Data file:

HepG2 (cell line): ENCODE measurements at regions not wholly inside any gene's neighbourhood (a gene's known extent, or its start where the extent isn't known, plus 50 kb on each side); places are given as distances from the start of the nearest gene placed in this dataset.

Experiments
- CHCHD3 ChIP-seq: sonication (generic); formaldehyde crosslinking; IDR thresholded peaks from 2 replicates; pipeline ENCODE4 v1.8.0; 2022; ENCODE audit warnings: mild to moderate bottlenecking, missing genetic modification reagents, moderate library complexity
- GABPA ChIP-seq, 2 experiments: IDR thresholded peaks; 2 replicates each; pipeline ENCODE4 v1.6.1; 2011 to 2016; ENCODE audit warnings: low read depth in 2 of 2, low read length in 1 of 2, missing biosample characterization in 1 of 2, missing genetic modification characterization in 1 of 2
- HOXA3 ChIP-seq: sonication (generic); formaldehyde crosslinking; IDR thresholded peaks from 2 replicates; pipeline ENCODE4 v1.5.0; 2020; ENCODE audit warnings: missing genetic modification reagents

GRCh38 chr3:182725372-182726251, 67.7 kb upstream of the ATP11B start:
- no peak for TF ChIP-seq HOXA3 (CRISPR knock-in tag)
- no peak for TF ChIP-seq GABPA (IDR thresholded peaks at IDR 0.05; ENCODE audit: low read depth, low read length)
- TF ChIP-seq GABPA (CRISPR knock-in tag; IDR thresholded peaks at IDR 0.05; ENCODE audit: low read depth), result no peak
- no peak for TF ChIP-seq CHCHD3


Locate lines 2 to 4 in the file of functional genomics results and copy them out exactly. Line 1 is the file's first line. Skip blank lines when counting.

Experiments
- CHCHD3 ChIP-seq: sonication (generic); formaldehyde crosslinking; IDR thresholded peaks from 2 replicates; pipeline ENCODE4 v1.8.0; 2022; ENCODE audit warnings: mild to moderate bottlenecking, missing genetic modification reagents, moderate library complexity
- GABPA ChIP-seq, 2 experiments: IDR thresholded peaks; 2 replicates each; pipeline ENCODE4 v1.6.1; 2011 to 2016; ENCODE audit warnings: low read depth in 2 of 2, low read length in 1 of 2, missing biosample characterization in 1 of 2, missing genetic modification characterization in 1 of 2